A true individual, the Father of Genetics, Gregor Johann Mendel 1822–1884) was born on this day in Hyncice, Moravia (what is now the Czech Republic) and spent most of his life as an Augustinian monk in Brno, Austria.
"The value and utility of any experiment are determined by the fitness of the material," he said.
Surrounded by the monastery's large gardens, Mendel carried out experiments with thousands of pea plants in the greenhouse from 1854 and 1864.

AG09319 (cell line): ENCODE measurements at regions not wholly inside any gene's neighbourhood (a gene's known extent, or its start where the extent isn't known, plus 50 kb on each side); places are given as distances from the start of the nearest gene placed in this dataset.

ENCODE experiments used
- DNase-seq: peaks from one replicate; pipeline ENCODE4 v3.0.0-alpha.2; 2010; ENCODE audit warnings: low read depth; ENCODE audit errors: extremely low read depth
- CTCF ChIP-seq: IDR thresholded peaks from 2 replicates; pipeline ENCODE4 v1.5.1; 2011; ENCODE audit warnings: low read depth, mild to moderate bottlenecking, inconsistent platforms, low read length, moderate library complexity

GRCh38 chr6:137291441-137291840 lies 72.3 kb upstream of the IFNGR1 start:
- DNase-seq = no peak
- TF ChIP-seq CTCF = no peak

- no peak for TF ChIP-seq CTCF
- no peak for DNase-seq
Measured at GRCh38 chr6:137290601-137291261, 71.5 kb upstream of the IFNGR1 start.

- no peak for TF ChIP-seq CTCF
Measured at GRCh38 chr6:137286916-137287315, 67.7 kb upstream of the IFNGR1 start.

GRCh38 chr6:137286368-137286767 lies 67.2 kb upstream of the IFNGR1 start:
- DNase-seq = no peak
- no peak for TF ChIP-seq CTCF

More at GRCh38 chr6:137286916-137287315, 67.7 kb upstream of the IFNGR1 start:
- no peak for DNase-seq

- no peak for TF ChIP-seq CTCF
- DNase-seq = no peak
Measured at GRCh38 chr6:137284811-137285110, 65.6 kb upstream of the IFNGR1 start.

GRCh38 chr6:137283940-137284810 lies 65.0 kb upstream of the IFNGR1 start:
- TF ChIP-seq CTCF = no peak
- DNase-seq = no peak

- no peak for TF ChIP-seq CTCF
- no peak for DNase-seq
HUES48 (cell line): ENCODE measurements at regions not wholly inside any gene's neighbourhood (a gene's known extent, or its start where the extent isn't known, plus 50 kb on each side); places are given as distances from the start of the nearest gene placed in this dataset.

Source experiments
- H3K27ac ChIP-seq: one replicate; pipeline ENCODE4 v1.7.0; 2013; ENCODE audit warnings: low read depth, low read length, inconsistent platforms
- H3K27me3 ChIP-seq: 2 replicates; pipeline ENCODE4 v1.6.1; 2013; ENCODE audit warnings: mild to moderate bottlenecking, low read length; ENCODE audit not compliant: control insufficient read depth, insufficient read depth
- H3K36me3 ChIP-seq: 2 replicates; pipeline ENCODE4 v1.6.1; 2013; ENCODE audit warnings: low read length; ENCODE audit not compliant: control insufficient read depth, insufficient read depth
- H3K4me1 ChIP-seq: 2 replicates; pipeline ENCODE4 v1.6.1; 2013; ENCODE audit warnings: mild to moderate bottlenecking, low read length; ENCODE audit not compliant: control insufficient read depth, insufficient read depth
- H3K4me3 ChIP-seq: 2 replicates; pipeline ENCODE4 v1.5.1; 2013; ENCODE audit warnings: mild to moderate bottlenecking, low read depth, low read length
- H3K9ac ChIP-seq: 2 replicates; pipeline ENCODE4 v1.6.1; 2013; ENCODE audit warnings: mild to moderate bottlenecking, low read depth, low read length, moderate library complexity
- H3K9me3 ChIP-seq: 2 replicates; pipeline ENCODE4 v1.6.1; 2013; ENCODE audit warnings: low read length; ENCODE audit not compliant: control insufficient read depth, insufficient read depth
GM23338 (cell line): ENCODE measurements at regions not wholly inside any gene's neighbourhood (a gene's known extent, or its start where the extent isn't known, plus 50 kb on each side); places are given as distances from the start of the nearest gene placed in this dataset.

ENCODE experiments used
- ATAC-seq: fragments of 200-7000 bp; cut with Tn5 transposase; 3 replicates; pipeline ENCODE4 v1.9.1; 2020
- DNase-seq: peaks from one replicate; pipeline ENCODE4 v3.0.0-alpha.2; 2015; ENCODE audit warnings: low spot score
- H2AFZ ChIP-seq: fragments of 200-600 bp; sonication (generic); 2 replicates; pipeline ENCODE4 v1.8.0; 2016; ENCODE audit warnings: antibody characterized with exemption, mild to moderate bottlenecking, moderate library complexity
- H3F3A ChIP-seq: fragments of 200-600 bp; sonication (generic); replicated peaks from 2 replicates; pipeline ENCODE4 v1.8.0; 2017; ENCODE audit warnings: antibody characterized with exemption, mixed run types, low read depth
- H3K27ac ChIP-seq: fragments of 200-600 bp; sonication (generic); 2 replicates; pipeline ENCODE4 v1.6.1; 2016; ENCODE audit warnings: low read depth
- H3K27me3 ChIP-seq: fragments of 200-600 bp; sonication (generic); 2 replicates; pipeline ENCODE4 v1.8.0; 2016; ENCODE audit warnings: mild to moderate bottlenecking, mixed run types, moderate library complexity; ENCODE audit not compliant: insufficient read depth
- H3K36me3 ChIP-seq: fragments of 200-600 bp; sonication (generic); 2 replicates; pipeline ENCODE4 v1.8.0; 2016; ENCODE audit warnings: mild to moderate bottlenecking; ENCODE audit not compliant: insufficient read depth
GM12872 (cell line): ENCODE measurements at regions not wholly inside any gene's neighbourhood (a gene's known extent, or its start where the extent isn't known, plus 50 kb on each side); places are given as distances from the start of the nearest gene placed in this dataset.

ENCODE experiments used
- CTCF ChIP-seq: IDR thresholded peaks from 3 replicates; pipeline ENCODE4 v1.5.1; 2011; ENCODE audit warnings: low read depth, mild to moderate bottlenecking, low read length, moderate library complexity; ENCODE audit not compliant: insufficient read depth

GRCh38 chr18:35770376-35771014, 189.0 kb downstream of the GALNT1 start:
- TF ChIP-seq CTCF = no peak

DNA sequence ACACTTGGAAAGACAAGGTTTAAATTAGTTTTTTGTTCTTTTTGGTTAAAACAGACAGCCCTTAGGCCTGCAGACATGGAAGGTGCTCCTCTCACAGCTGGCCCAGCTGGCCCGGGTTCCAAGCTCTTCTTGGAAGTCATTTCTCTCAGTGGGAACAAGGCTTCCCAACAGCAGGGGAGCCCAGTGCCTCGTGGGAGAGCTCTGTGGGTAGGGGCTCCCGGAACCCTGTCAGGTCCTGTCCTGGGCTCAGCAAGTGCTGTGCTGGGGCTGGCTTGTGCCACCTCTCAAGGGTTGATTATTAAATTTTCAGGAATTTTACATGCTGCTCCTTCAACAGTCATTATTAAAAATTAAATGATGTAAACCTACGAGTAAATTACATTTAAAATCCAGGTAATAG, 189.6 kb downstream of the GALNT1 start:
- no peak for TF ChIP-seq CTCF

A celebration of art and science, Mendel wrote that "his special liking for the field of natural science deepened the more he had opportunity to become familiar with it." He grew an estimated 28,000 plant, counting and classifying some 300,000 peas.
As the great Greek philosopher Sophocles put it, "Look and you will find it - what is unsought will go undetected."
Mendel's research findings of segregation, dominance, and independent assortment became the basis of modern genetics.
These laws of heredity were published in 1865 and ignored by the scientific community for decades. In 1900, scientists Carl Correns and Hugo de Vries, working independently, rediscovered Mendel's rules.
Dwell in surprise. Challenge the odds.